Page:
U.S. Bank National Association v. Edwards et al

Filing 15

ORDER: As it stands, U. S. Bank's 6 Amended Complaint fails to satisfy the prerequisites of subject-matter jurisdiction. Thus, it is ORDERED that, on or before 10/19/2016, U.S. Bank shall file a second amended complaint or, alternatively, move for jurisdictional discovery as discussed herein as further set out in the order and at the 10/13/2016 hearing. Signed by Chief Judge William Keith Watkins on 10/14/2016. (dmn, )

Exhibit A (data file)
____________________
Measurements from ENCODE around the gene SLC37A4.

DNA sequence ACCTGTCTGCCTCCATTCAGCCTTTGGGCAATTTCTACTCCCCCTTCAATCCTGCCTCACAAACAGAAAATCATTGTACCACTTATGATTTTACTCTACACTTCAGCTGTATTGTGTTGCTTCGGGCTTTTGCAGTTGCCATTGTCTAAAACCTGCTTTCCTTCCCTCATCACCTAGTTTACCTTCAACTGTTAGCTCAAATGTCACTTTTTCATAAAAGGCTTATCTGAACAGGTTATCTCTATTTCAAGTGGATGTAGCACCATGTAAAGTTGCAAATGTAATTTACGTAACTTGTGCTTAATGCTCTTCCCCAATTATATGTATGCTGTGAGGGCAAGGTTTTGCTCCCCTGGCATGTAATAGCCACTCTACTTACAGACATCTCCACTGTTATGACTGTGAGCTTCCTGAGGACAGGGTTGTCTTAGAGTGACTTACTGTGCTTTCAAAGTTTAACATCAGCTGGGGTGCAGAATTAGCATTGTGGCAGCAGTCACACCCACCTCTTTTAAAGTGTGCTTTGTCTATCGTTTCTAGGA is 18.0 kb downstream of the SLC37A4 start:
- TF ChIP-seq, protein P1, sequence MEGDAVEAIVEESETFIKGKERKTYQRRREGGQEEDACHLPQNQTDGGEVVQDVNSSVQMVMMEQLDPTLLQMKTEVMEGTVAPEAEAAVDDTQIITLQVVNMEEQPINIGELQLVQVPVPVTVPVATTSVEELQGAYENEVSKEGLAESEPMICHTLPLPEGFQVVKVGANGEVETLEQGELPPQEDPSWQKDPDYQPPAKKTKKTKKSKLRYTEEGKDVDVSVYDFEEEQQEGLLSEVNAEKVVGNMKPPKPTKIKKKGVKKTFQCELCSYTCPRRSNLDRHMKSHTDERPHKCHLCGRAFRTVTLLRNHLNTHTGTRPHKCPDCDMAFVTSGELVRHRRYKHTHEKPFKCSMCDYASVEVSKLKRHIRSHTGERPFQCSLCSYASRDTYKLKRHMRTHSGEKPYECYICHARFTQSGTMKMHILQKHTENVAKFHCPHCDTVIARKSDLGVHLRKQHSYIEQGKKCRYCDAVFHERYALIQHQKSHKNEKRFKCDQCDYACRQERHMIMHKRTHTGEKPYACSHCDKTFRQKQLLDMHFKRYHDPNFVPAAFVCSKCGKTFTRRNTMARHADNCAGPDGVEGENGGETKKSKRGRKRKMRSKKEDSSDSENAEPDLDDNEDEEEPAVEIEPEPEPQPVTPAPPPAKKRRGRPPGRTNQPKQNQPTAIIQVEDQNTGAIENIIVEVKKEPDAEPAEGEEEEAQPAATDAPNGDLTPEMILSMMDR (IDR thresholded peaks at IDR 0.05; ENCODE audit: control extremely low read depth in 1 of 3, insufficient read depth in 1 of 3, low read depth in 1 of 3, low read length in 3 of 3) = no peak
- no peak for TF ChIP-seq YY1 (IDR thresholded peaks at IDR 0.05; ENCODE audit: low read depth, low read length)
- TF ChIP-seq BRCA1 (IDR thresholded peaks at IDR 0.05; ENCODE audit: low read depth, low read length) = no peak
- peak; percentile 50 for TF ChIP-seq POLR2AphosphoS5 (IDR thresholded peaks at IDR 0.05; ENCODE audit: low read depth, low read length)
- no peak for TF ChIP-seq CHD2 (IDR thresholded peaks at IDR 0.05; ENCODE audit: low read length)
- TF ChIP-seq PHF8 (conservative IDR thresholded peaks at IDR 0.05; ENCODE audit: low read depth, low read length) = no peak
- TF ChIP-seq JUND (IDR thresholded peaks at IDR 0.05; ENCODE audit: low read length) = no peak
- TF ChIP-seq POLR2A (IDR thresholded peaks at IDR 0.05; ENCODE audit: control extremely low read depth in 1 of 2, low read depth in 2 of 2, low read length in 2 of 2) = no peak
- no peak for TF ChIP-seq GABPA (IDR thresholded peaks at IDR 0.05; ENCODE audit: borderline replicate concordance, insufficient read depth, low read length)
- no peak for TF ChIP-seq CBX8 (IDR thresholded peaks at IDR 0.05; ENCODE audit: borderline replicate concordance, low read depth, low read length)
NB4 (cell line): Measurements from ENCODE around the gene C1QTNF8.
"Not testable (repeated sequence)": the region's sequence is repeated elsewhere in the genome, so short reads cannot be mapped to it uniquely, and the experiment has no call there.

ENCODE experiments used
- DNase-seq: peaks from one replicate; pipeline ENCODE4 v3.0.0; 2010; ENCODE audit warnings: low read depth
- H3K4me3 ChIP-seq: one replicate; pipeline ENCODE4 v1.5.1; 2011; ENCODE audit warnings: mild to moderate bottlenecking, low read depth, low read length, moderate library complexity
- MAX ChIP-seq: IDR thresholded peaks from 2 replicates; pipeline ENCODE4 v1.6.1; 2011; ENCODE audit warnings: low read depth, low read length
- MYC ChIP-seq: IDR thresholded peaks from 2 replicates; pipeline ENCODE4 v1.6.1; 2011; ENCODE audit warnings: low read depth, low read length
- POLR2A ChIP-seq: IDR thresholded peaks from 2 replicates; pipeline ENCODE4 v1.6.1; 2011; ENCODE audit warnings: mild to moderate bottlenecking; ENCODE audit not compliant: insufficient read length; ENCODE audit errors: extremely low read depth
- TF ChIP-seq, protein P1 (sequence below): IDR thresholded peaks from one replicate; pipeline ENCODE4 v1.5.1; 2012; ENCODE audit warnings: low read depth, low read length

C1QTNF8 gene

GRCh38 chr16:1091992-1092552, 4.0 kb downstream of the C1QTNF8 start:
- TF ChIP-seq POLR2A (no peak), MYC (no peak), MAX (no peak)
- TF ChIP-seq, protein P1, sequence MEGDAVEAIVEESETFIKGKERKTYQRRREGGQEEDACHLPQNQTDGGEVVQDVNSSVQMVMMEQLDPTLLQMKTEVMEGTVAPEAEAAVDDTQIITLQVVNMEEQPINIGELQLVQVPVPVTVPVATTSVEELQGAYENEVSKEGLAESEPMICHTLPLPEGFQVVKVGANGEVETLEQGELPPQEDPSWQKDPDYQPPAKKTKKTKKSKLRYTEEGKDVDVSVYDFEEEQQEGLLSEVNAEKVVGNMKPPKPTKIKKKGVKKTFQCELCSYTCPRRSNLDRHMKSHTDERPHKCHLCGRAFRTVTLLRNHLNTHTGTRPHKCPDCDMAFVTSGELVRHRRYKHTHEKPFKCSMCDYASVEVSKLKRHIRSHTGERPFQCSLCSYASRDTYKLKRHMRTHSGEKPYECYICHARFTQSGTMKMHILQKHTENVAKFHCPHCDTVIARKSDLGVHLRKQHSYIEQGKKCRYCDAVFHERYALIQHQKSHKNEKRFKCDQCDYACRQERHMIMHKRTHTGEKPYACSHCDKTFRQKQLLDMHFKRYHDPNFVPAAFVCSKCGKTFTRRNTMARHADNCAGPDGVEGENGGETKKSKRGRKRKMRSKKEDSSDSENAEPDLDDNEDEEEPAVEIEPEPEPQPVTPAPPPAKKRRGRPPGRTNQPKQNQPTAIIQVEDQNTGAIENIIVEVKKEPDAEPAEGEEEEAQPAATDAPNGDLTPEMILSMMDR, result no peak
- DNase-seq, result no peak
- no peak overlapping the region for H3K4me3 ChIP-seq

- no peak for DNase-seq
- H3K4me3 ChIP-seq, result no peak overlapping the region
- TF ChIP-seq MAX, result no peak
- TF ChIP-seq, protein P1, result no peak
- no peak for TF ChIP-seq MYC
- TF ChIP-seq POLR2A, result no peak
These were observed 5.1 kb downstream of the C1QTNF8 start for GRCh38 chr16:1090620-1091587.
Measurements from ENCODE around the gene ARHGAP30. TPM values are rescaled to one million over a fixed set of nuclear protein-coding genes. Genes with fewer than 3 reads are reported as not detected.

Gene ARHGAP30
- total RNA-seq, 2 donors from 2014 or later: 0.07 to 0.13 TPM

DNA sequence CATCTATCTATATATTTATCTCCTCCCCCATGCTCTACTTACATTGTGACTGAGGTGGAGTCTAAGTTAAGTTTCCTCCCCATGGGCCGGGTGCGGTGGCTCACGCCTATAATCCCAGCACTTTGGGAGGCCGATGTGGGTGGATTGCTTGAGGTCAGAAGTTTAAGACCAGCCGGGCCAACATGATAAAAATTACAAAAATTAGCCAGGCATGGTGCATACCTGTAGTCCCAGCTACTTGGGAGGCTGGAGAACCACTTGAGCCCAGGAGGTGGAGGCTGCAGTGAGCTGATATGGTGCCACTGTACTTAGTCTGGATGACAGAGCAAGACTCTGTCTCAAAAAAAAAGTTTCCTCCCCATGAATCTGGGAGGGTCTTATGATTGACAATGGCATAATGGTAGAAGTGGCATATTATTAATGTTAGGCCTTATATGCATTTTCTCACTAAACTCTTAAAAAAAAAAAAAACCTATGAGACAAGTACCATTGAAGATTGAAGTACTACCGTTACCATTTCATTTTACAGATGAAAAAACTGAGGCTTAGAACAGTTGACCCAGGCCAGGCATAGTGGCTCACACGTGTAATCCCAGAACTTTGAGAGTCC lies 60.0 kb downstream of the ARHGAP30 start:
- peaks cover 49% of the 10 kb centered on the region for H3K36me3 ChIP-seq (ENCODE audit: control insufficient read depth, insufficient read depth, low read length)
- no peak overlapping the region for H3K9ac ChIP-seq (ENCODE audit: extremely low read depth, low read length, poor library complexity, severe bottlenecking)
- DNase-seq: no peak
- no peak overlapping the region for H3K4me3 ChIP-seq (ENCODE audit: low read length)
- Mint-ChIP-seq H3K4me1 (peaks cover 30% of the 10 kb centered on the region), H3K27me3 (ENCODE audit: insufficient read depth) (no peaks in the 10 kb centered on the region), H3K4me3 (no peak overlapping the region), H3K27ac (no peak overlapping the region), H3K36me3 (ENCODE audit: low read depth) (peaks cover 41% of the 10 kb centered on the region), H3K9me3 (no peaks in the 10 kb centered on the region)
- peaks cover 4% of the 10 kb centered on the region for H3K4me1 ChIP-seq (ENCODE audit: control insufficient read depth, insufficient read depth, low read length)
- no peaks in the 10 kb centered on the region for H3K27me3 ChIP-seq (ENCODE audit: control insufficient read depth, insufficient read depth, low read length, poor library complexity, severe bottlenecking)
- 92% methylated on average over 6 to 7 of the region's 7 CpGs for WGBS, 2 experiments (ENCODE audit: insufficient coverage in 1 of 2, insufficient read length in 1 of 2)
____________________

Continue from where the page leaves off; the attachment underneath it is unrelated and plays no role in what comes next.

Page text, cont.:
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IN THE UNITED STATES DISTRICT COURT FOR THE MIDDLE DISTRICT OF ALABAMA EASTERN DIVISION U.S. BANK NATIONAL ASSOCIATION, as Trustee, Plaintiff, v. DWAYNE A. EDWARDS, TODD BARKER, OPELIKA ALF, LLC, and THE MEDICAL CLINIC BOARD OF THE CITY OF OPELIKA, ALABAMA, Defendants. ) ) ) ) ) ) ) ) ) ) ) ) ) ) CASE NO. 3:16-CV-650-WKW [WO] ORDER On August 9, 2016, Plaintiff U.S. Bank National Association (“U.S. Bank”) filed this action against Defendants Dwayne A. Edwards, Todd Barker, Opelika ALF, LLC, and the Medical Clinic Board of the City of Opelika. U.S. Bank amended its complaint on October 3, 2016, predicating subject-matter jurisdiction on diversity of the parties. See 28 U.S.C. § 1332(a). The court now, in accordance with its duty, calls attention to U.S. Bank’s failure to plead facts establishing complete diversity of citizenship. See Kelly v. Harris, 331 F.3d 817, 819 (11th Cir. 2003) (explaining that federal courts “always have an obligation to examine sua sponte their jurisdiction before reaching the merits of any claim”). Sua sponte examination of the governing complaint’s jurisdictional allegations is especially crucial because U.S. Bank has moved, on an expedited basis, for the appointment of a receiver. Diversity jurisdiction requires that no plaintiff be a citizen of the same state as any defendant. § 1332(a)(1). The burden of establishing subject-matter jurisdiction lies with the plaintiff. Sweet Pea Marine, Ltd. v. APJ Marine, Inc., 411 F.3d 1242, 1247 (11th Cir. 2005). For the following reasons, U.S. Bank has failed to plead adequately its own citizenship, as well as the citizenship of Edwards, Barker, and Opelika ALF, LLC, leaving the court unable to determine whether complete diversity of citizenship exists. The absence of sufficient allegations of citizenship, however, is not necessarily fatal to the court’s exercise of subject-matter jurisdiction. “Defective allegations of jurisdiction may be amended, upon terms, in the trial or appellate courts.” 28 U.S.C. § 1653. A. Citizenship of U.S. Bank U.S. Bank avers that it is a “national banking association formed pursuant to the laws of the United States of America, having its principal place of business in St. Paul, Minnesota.” (Doc. # 6, at 1.) National banking associations are “deemed citizens of the States in which they are respectively located.” 28 U.S.C. § 1348. For purposes of diversity jurisdiction, the Supreme Court has held that a national 2 banking association is a citizen of the state in which its main office is located. See Wachovia Bank v. Schmidt, 546 U.S. 303, 307 (2006). U.S. Bank asserts that its principal place of business is in Minnesota, but it does not allege the location of its main office. Although the Eleventh Circuit has never ruled on the issue, other circuits have disagreed about whether a bank is “located” where it keeps its “principal place of business” for purposes of § 1348 citizenship. Compare Wells Fargo Bank, N.A. v. WMR e-PIN, LLC, 653 F.3d 702, 709 (8th Cir. 2011) (“[W]e hold that, pursuant to § 1348, a national bank is a citizen only of the state in which its main office is located.”), with Horton v. Bank One, N.A., 387 F.3d 426, 436 (5th Cir. 2004), cert. denied, 546 U.S. 1149 (“We hold that the definition of ‘located’ is limited to the national bank’s principal place of business and the state listed in its organization certificate and its articles of association.”). District courts have differed on this issue, but several have interpreted § 1348 and the Supreme Court’s holding in Schmidt to require that a national bank’s main office location be specifically asserted before its citizenship can be determined. See, e.g., PNC Bank, N.A. v. Bonta Farms, Inc., No. 2:13cv289, 2013 WL 4747085, at *1 (M.D. Fla. Sept. 4, 2013). Given the uncertainty in this area of law, U.S. Bank must amend its complaint to specifically allege the location of its main office. 3 B. Citizenship of Edwards and Barker U.S. Bank further alleges that Edwards is a resident of South Carolina and Barker is a resident of Georgia. (Doc. # 6, at 2.) However, “[r]esidence alone is not enough” to establish the citizenship of an individual for the purpose of diversity jurisdiction. Travaglio v. Am. Exp. Co., 735 F.3d 1266, 1269 (11th Cir. 2013). An individual’s citizenship is determined by his or her domicile, and “domicile requires both residence in a state and an intention to remain there indefinitely.” Id. (internal quotation marks omitted). Because U.S. Bank has only alleged the residences of Edwards and Barker, not their domiciles, it has not properly pleaded their citizenship for the purpose of diversity jurisdiction. C. Citizenship of Opelika ALF, LLC U.S. Bank alleges that Opelika ALF, LLC, is a “limited liability company organized under the laws of the State of Georgia having its principal place of business located in Lee County, Alabama.” (Doc. # 6, at 2.) A limited liability company is a citizen of every state of which any of its members is a citizen. See Rolling Greens MHP, L.P. v. Comcast SCH Holidays, L.L.C., 374 F.3d 1020, 1022 (11th Cir. 2004); accord Mallory & Evans Contractors & Engineers, LLC v. Tuskegee Univ., 663 F.3d 1304, 1305 (11th Cir. 2011) (per curiam). Moreover, “[t]he burden of pleading diversity of citizenship is upon the party invoking federal jurisdiction, and if jurisdiction is properly challenged, that party also bears the 4 burden of proof.” Ray v. Bird & Son & Asset Realization Co., 519 F.2d 1081, 1082 (5th Cir. 1975).1 Thus, the burden of pleading here is on U.S. Bank because, as a plaintiff filing suit in federal court, it is invoking this court’s jurisdiction.2 A potential problem arises, however, if under Georgia law the ownership structure of limited liability companies is not information that is publicly available and U.S. Bank is not otherwise privy to facts revealing the citizenship of the Defendant LLC. In this scenario, the law appears to require that which is practically impossible––that is, for a plaintiff to allege the domiciles of each member of a defendant LLC so as to plead properly this court’s diversity jurisdiction, when that plaintiff has no knowledge of who the members are or where they maintain domiciles. See Rolling Greens, 374 F.3d at 1022 (“To sufficiently allege the citizenships of these unincorporated business entities, a party must list the citizenships of all the members of the limited liability company . . . .”). The conundrum is that, for purposes of pleading in federal court, the plaintiff finds itself between the rock of Rule 11 and the hard place of alleging diversity jurisdiction. If there is no mechanism for tracing the potentially multiple layers of a 1 See Bonner v. City of Pritchard, 661 F.2d 1206, 1207 (11th Cir. 1981) (holding that Fifth Circuit decisions handed down prior to the close of business on September 30, 1981, are binding on the Eleventh Circuit). 2 U.S. Bank has not perfected service on all Defendants, and the time for Defendants to answer or otherwise respond to the amended complaint has not run. Thus, presently subject-matter jurisdiction is unchallenged. 5 Defendant’s LLC citizenship prior to filing a complaint in federal court, a plaintiff could run the risk of violating Rule 11 for alleging unsupported jurisdictional allegations. See Fed. R. Civ. P. 11. The court is not aware of any authority, and in the short time since the filing of the amended complaint has not found any, that makes an accommodation in federal pleading for the convergence of Rule 11 and the apparent necessity of pleading unknown and unknowable member identities in LLC parties.3 Cf. Lowery v. Ala. Power Co., 483 F.3d 1184, 1215 n.63 (11th Cir. 2007) (“We think it highly questionable whether a defendant could ever file a notice of removal on diversity grounds in a case such as the one before us—where the defendant, the party with the burden of proof, has only bare pleadings containing unspecified damages on which to base its notice—without seriously testing the limits of compliance with Rule 11.”), overruled on other grounds by Pretka v. Kolter City Plaza II, Inc., 608 F.3d 744, 752 (11th Cir. 2010)). 3 Mallory & Evans Contractors & Engineers, LLC, and Rolling Greens did not confront this potential problem. In each case, the LLC was the party asserting federal jurisdiction, and the LLC had failed to allege properly its own citizenship of which it obviously would have been aware. See Mallory & Evans Contractors & Eng’rs, LLC, 663 F.3d at 1305; Rolling Greens, 374 F.3d at 1022. Moreover, Rolling Greens is a removal case, not a case originally filed in federal court. Although Rolling Greens has not garnered negative treatment, a subsequent Eleventh Circuit decision addressing the sufficiency of diversity jurisdictional facts in the notice of removal potentially casts a cloud on a requirement that the original notice of removal identify with specificity the citizenship of all parties. See Corp. Mgmt. Advisors, Inc. v. Artjen Complexus, Inc., 561 F.3d 1294, 1297 (11th Cir. 2009) (A notice of removal alleging “‘that the controversy . . . is entirely between citizens of different states,’ although conclusory in nature and possibly not sufficient if not amended, is sufficient to confer jurisdiction on the federal courts to permit the curing of the defect by amendment.” (quoting Firemen’s Ins. Co. v. Robbins Coal Co., 288 F.2d 349, 350 (5th Cir. 1961))). 6 But there may be a simpler answer in the facts of this case. It may be that U.S. Bank has obtained the names and identifying information of Opelika ALF, LLC’s members and therefore can allege such in an amended complaint. It may be then that the amended complaint’s defect reflects merely deficient allegations of jurisdiction of which U.S. Bank has knowledge and can correct. The court nevertheless notes the near impossibility of sufficiently alleging domicile for members of an LLC for which U.S. Bank has no or only limited information. This prickly problem is potentially a potent one for our parliament to ponder, a conundrum for Congress, but not this court, to put right. See Rolling Greens, 374 F.3d at 1021–22 (“Congress, if it so chooses, is capable of adjusting the rules of diversity jurisdiction to account for unincorporated associations.”). As discussed at the hearing on October 13, 2016, if U.S. Bank has sufficient information to plead the citizenship of each member of Opelika ALF, LLC, it should file an amended complaint specifically alleging the LLC’s citizenship. See 28 U.S.C. § 1653. Should U.S. Bank require jurisdictional discovery to ascertain the identity and citizenship of the members of Opelika ALF, LLC, it should move for jurisdictional discovery and that motion will be granted. D. Conclusion As it currently stands, U.S. Bank’s amended complaint (Doc. # 6) fails to satisfy the prerequisites of subject-matter jurisdiction. Thus, it is ORDERED that, 7 on or before October 19, 2016, U.S. Bank shall file a second amended complaint or, alternatively, move for jurisdictional discovery as discussed herein and at the October 13, 2016 hearing. DONE this 14th day of October, 2016. /s/ W. Keith Watkins CHIEF UNITED STATES DISTRICT JUDGE 8